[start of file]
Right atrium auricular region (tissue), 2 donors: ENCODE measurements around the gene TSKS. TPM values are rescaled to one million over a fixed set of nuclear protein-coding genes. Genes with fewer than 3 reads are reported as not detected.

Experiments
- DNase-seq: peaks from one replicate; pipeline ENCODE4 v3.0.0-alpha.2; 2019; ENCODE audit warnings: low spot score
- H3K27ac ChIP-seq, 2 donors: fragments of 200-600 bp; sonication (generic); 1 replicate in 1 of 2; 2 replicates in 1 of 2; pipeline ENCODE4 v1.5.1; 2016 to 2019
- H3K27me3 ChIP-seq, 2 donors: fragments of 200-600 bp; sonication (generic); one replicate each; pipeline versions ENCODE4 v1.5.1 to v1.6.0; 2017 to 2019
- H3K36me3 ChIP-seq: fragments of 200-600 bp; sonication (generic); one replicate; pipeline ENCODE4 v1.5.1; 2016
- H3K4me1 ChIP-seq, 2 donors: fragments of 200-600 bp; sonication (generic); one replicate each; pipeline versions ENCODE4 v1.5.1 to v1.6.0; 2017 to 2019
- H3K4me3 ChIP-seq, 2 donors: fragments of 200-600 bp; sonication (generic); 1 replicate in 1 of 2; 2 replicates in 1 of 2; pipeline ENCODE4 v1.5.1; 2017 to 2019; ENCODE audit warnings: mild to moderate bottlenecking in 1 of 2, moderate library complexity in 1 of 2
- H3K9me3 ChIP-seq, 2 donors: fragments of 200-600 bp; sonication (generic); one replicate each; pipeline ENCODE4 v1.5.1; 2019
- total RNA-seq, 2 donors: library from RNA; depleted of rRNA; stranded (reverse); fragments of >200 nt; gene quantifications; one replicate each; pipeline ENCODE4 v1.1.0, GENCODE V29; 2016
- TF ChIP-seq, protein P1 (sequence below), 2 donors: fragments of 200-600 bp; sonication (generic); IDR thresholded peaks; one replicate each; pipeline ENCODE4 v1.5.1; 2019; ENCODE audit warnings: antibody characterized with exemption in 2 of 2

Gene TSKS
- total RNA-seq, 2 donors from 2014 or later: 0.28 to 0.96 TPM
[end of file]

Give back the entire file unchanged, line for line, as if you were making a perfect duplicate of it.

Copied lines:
Right atrium auricular region (tissue), 2 donors: ENCODE measurements around the gene TSKS. TPM values are rescaled to one million over a fixed set of nuclear protein-coding genes. Genes with fewer than 3 reads are reported as not detected.

Experiments
- DNase-seq: peaks from one replicate; pipeline ENCODE4 v3.0.0-alpha.2; 2019; ENCODE audit warnings: low spot score
- H3K27ac ChIP-seq, 2 donors: fragments of 200-600 bp; sonication (generic); 1 replicate in 1 of 2; 2 replicates in 1 of 2; pipeline ENCODE4 v1.5.1; 2016 to 2019
- H3K27me3 ChIP-seq, 2 donors: fragments of 200-600 bp; sonication (generic); one replicate each; pipeline versions ENCODE4 v1.5.1 to v1.6.0; 2017 to 2019
- H3K36me3 ChIP-seq: fragments of 200-600 bp; sonication (generic); one replicate; pipeline ENCODE4 v1.5.1; 2016
- H3K4me1 ChIP-seq, 2 donors: fragments of 200-600 bp; sonication (generic); one replicate each; pipeline versions ENCODE4 v1.5.1 to v1.6.0; 2017 to 2019
- H3K4me3 ChIP-seq, 2 donors: fragments of 200-600 bp; sonication (generic); 1 replicate in 1 of 2; 2 replicates in 1 of 2; pipeline ENCODE4 v1.5.1; 2017 to 2019; ENCODE audit warnings: mild to moderate bottlenecking in 1 of 2, moderate library complexity in 1 of 2
- H3K9me3 ChIP-seq, 2 donors: fragments of 200-600 bp; sonication (generic); one replicate each; pipeline ENCODE4 v1.5.1; 2019
- total RNA-seq, 2 donors: library from RNA; depleted of rRNA; stranded (reverse); fragments of >200 nt; gene quantifications; one replicate each; pipeline ENCODE4 v1.1.0, GENCODE V29; 2016
- TF ChIP-seq, protein P1 (sequence below), 2 donors: fragments of 200-600 bp; sonication (generic); IDR thresholded peaks; one replicate each; pipeline ENCODE4 v1.5.1; 2019; ENCODE audit warnings: antibody characterized with exemption in 2 of 2

Gene TSKS
- total RNA-seq, 2 donors from 2014 or later: 0.28 to 0.96 TPM